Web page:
Students, teachers, parents, public employees and supporters crowded inside the State Capitol as the Oklahoma teacher walkout has continued throughout the week.

For some, Wednesday’s component of the walkout was an opportunity to demonstrate continued support of public educators and their students.

Lynna Baldwin, a second-grade teacher from Owen Elementary in Tulsa, came to the Capitol in costume to continue her bi-monthly school’s tradition of dress-up days.

Lynna Baldwin, a second-grade teacher from Owen Elementary in Tulsa, carried on her school’s dress-up tradition as she demonstrated April 4, 2018, at the Oklahoma State Capitol. (Elizabeth Sims)

“They told me to dress professionally, so I decided to go all out,” Baldwin said. Similarly, 9-year-old Sam Miller of Blanchard painted a sign and put on a suit to ask his representative for more money for his school.

Kori Dillingham, a nurse from Jenks, made a poster that read, “We don’t want none unless you got funds, hun” and joined the crowds to support her parents who both work in public education.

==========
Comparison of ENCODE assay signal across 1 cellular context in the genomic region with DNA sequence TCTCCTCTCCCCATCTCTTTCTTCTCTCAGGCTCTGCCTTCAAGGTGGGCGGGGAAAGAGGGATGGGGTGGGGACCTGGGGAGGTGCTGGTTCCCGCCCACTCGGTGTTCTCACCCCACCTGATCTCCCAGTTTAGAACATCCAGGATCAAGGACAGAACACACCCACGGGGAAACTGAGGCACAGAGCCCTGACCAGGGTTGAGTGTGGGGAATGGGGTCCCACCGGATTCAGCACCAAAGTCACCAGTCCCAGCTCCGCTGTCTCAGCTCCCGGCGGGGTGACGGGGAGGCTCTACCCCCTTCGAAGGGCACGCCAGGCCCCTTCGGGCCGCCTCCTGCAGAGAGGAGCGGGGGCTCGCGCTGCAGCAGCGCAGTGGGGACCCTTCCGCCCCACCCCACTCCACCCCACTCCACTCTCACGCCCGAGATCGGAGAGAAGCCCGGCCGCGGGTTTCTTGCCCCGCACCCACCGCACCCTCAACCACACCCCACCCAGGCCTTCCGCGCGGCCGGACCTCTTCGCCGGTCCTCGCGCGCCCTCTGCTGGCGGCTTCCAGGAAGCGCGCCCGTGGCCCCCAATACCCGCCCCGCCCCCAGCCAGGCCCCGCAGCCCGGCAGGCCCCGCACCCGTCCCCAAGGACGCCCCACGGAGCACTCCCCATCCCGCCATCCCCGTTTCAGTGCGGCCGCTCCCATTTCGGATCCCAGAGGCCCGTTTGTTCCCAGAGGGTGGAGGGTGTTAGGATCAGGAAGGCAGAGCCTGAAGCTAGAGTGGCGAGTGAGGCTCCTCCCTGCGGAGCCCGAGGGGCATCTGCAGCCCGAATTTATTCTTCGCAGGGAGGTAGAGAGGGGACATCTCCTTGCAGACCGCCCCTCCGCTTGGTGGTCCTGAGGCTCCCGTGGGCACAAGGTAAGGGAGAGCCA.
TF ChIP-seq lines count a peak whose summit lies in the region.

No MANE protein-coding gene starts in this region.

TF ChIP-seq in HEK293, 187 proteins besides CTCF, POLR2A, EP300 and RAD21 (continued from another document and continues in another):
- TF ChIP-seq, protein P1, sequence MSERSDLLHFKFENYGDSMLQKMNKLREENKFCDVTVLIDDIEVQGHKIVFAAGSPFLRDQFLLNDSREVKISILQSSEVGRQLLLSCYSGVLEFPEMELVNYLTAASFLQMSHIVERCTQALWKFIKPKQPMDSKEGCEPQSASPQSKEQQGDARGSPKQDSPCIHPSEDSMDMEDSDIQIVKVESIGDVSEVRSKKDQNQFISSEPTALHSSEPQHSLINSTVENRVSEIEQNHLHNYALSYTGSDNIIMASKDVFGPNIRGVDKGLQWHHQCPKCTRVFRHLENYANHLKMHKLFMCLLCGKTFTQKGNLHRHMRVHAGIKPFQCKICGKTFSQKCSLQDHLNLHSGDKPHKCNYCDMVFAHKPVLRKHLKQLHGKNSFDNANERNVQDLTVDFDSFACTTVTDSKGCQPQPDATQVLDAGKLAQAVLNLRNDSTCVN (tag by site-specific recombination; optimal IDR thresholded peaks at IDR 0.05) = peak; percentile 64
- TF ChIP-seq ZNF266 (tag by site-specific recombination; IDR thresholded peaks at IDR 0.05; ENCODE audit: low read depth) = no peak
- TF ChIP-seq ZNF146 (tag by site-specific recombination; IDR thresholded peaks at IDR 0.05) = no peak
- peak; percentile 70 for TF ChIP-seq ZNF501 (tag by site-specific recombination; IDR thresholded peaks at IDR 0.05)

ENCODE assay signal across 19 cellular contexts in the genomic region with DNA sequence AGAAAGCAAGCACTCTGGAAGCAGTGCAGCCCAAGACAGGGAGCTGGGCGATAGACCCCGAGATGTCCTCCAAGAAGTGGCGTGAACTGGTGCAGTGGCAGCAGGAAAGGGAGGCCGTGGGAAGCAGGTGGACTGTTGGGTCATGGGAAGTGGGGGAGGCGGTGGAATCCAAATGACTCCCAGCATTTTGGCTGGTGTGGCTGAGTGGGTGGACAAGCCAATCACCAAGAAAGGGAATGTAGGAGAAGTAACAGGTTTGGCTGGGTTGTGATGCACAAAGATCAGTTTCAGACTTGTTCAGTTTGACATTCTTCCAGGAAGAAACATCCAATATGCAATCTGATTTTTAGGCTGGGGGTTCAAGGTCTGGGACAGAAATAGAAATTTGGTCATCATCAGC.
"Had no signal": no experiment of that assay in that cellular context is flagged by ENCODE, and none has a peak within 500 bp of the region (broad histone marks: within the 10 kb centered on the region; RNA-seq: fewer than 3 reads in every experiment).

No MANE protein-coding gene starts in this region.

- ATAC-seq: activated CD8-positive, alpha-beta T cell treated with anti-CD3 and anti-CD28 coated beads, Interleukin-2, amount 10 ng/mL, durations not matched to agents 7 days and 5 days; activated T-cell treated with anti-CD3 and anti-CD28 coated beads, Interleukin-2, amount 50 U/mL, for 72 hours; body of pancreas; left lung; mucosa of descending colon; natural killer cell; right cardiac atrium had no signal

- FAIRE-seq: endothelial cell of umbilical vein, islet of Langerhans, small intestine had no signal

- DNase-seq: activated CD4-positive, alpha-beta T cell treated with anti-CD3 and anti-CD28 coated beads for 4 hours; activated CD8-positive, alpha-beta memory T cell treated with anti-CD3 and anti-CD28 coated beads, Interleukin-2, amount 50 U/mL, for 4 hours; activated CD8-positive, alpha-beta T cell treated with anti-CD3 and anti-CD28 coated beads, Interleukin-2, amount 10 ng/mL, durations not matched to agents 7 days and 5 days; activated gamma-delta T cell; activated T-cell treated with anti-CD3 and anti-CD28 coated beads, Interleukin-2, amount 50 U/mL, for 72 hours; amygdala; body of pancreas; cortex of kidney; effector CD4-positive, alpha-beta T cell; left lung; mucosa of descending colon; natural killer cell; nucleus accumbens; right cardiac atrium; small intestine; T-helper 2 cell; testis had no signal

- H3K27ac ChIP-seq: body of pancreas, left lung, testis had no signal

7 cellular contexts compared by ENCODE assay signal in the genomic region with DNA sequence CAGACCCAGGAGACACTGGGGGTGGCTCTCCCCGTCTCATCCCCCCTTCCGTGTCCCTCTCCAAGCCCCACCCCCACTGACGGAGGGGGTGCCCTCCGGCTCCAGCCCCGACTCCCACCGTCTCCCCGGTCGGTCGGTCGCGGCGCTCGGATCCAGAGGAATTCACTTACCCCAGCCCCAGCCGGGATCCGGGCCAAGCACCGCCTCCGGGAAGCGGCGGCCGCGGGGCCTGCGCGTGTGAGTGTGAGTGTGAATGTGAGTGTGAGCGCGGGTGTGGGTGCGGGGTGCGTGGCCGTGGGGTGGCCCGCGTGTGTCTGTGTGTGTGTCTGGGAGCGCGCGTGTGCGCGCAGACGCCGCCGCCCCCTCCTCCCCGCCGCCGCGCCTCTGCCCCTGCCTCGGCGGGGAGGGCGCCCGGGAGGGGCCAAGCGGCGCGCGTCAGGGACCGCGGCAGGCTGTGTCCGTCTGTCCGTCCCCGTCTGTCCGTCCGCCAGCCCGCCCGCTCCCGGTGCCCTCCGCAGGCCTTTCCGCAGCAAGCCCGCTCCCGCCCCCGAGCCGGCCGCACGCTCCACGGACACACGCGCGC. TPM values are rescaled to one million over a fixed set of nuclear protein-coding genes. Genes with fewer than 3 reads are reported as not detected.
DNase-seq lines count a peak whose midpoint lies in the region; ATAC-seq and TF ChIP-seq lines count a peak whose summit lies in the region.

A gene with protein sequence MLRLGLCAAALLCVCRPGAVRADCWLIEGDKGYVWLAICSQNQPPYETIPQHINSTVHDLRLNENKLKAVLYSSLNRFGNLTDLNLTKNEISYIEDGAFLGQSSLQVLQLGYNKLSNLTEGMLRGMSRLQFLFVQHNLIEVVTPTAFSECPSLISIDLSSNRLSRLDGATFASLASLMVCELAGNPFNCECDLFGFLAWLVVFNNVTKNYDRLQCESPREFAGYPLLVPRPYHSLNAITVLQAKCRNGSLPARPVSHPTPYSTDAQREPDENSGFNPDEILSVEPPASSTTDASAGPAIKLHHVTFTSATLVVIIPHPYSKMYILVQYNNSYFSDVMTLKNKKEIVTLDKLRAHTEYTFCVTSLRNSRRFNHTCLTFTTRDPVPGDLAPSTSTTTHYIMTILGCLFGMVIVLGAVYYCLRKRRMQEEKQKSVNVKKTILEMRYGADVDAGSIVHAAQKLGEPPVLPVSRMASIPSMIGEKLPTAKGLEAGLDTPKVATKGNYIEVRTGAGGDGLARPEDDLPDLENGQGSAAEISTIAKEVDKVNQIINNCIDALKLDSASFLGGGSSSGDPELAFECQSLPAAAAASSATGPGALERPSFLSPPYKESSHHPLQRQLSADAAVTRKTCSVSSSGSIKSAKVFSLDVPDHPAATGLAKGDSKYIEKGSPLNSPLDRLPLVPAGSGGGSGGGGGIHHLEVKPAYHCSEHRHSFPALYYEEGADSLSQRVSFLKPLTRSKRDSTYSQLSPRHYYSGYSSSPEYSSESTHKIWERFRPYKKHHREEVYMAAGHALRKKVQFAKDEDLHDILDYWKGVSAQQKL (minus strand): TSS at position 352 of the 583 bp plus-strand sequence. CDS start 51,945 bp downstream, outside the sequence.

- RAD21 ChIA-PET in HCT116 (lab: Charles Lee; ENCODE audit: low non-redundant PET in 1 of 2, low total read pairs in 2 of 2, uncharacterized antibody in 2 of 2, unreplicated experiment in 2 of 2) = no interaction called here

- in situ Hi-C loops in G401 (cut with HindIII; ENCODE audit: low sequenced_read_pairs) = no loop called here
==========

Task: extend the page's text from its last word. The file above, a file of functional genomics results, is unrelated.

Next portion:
Students from the Norman High School Chorale gathered Wednesday at the bottom of the Capitol rotunda to perform and add their voices to the cacophony of chants and cheers. They were scheduled to sing in a state contest but decided to participate in the walkout instead.

“[The students] planned to be here before we even thought about it, so they are just really awesome kids who care about school and their teachers,” said assistant choir director Jaclyn Knierim.

Others used this day to try to meet with their representative one more time before the House floor session, which would decide the fate of House Bill 1019XX, a measure chiefly designed to collect sales taxes on third-party Amazon sales. (See this article from Wednesday for details about the House vote. Coverage will continue for as long as the walkout lasts.)

At 3 p.m., the session began as students, teachers and supporters packed the upper gallery of the House chamber. Those who could not get into the gallery gathered in the rotunda chanting, “We’re not leaving,” even when the final Oklahoma Education Association shuttle left at 5 p.m.

Elizabeth Sims is a journalism senior at the University of Oklahoma. She serves as a photography intern for NonDoc and hails from Coppell, Texas.
Michael Duncan is an Oklahoma City lawyer and Norman resident who was a newspaper reporter three decades ago when they still used ink. He photographs and writes about people, places and things.
Doug Hill earned a double-major undergraduate degree in English and East Asian Studies from the University of Kansas and a master's in human relations from the University of Oklahoma. He's been a freelance journalist and photographer in central Oklahoma since 1997.